Someone told me not so long ago to never underestimate the power of Twitter. At first I really didn't 'click' (forgive the pun) with how it worked let alone the actual point of it. But its true beauty revealed itself to me last Thursday night. Being a fresh 'tweeter' I'm still building a decent list of people to follow, one of which I'll never regret following; '@HughLaurieBlues'. A simple announcement that Hugh was performing in London on short notice blessed me with one of the best and most influential nights of my life. Having just released his debut album 'Let Them Talk', an album of which I'm extremely fond of, I knew that I'd already made my mind up about going.
So there I was at 9.29AM on Friday morning, sat in front of my computer hitting F5 continuously until the words 'Buy Now' graced me with their presence. I was lucky to get two tickets and my friend and I were excited from then on. But of course the real excitement came when I was stood in the queue on Oxford Street surrounded by bustling festive shoppers and christmas lights. I felt privileged, VIP if you like, when I saw the amount of people that were in the queue and almost wanted to question whether we were in the right place. We were.
I would certainly go to The 100 Club again. Underground, dark and gloomy meant atmospheric and certainly characteristic. Hundreds of pictures of famous past performances virtually wallpapered the walls. Mr. Laurie himself commented between songs that it was a true honour to play in such a musically significant place and I can certainly say it was an honour to merely be part of an audience there. He played around 2 hours with his extremely talented band and it was no surprise that the addicted crowd went wild for an encore which was soon to be welcomed with a massive applause when he returned with his band.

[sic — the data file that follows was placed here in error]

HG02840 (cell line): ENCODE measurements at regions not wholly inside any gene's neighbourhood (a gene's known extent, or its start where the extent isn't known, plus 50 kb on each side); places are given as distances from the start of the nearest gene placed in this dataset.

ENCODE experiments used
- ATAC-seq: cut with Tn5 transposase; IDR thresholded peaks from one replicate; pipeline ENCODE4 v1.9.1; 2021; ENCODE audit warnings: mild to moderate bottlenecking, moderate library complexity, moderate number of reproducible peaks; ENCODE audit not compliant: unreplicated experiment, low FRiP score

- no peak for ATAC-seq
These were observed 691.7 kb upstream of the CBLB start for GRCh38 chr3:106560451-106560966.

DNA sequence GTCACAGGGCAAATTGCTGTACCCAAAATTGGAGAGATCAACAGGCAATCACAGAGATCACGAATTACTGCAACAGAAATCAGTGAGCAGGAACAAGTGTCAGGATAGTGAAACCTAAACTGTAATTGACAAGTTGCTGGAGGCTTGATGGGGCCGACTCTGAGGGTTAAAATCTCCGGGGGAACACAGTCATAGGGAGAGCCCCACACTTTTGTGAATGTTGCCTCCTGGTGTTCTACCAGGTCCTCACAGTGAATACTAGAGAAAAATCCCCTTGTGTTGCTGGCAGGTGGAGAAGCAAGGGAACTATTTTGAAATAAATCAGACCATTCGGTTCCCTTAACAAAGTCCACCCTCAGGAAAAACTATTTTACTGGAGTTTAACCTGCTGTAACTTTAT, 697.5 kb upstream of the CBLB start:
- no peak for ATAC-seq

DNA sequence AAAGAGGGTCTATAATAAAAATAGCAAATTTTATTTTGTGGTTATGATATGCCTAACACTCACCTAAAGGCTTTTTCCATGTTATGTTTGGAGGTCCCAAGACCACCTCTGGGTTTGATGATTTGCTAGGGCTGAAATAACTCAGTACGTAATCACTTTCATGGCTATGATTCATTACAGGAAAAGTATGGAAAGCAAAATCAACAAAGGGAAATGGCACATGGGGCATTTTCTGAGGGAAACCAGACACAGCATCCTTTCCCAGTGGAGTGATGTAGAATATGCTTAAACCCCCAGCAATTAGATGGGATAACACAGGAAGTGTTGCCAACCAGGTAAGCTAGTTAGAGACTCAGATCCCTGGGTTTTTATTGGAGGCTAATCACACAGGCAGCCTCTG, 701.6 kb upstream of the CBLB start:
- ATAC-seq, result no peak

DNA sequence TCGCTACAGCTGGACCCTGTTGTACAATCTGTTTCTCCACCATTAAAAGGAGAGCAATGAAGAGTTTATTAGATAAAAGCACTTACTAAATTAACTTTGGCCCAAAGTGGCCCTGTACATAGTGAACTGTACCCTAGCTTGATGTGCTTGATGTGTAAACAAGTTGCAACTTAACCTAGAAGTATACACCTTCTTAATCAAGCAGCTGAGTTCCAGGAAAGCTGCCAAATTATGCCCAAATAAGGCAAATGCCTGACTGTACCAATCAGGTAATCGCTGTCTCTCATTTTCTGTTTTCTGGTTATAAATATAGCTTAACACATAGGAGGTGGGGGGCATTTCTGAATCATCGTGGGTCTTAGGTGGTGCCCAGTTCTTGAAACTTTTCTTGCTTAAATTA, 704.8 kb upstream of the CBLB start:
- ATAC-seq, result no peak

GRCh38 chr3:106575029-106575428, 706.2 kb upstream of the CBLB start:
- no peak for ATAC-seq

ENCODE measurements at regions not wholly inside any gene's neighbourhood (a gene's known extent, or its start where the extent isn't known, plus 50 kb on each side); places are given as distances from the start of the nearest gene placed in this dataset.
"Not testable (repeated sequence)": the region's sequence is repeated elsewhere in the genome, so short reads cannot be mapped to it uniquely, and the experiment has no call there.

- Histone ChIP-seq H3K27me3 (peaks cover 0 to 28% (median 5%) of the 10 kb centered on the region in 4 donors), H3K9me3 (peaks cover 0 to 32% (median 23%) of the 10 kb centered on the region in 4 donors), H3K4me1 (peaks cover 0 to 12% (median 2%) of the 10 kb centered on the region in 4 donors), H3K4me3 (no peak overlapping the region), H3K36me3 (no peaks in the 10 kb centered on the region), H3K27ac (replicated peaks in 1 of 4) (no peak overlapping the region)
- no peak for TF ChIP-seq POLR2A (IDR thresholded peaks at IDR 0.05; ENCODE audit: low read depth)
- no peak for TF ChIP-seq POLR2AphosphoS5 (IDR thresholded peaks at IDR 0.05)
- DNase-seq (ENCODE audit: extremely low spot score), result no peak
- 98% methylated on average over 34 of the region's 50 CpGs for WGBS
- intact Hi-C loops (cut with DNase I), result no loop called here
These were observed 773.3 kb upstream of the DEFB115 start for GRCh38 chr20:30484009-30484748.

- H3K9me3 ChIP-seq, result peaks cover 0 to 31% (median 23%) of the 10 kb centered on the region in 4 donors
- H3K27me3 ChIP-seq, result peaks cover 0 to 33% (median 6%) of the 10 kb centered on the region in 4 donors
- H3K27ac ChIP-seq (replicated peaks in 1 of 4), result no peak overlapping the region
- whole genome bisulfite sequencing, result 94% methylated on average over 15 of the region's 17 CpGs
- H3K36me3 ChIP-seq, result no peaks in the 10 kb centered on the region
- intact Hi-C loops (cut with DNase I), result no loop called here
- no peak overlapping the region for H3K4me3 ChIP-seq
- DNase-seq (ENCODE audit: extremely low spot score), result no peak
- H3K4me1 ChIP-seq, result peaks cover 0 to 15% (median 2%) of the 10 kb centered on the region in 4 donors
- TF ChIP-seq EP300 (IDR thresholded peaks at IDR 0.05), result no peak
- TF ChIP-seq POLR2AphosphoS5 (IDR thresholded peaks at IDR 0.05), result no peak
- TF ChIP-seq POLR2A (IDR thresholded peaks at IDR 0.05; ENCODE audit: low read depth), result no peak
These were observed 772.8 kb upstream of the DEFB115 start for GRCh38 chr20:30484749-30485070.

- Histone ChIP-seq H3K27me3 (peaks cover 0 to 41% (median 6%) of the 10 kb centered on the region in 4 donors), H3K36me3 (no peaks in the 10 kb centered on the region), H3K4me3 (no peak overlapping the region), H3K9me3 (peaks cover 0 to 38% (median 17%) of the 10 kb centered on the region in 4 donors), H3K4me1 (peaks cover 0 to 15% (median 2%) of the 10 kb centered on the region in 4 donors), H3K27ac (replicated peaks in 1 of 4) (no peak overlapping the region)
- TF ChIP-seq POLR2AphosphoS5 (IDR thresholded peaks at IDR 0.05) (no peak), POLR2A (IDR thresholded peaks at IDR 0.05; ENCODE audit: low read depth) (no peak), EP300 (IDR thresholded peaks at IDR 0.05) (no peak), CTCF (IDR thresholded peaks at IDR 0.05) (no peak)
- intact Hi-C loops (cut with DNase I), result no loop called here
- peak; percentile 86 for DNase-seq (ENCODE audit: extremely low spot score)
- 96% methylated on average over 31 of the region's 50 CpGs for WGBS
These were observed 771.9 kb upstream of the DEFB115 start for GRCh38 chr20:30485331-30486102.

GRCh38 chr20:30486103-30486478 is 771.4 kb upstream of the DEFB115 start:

I could go on further and explain his set list and so on, but what I feel I should document is not so much the specifics, but the pure feeling of community and friendly atmosphere. There was no pushing and shoving, no impatience at the bar; just being at this place I think was already enough for everyone. There wasn't this attitude that you had to be so close you could feel his breath. A row in front of me sat Rowan Atkinson, but no one pestered him during the show for autographs and hand shakes. It seemed to me that everyone just respected that, collectively, we all wanted to have a good time and appreciated what I think everyone already knew was going to be a memorable evening. Of course, Mr. Laurie's impressive wit and personality made his performance very sociable, joking and chatting with us and his band. A lovely touch also was that, out of his own pocket I must add, he provided everyone with a nip of scotch so all could be involved together in a toast (thanks Hugh). Such a sociable and warming performance I imagine is hard to find these days and there are not many of these opportunites, making my friend and I feel truly privileged.
As I mentioned in my first post, London is an exciting city to me and this puts the icing on the cake. I think subconsciously this is why I even thought about blogging. It's because now I'm in London I feel that I've actually got something decent to write about. A completely distinctive night but hopefully not the last time I'll feel this reflective during the rest of my time in this town. So thanks Hugh; maybe one day I'll return you that drink.